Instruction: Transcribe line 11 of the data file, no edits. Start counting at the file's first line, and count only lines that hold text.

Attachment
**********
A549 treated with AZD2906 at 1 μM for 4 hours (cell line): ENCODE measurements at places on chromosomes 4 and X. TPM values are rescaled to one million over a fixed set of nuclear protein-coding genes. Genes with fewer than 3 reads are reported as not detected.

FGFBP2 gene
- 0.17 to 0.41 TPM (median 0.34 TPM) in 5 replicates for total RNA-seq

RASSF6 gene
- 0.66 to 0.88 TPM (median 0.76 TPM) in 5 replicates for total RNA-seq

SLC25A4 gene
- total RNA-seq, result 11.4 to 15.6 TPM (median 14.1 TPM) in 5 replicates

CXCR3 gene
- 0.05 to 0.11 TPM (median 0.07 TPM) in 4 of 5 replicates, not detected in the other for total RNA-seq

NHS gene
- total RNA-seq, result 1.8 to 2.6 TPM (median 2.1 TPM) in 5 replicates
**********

- total RNA-seq, result 1.8 to 2.6 TPM (median 2.1 TPM) in 5 replicates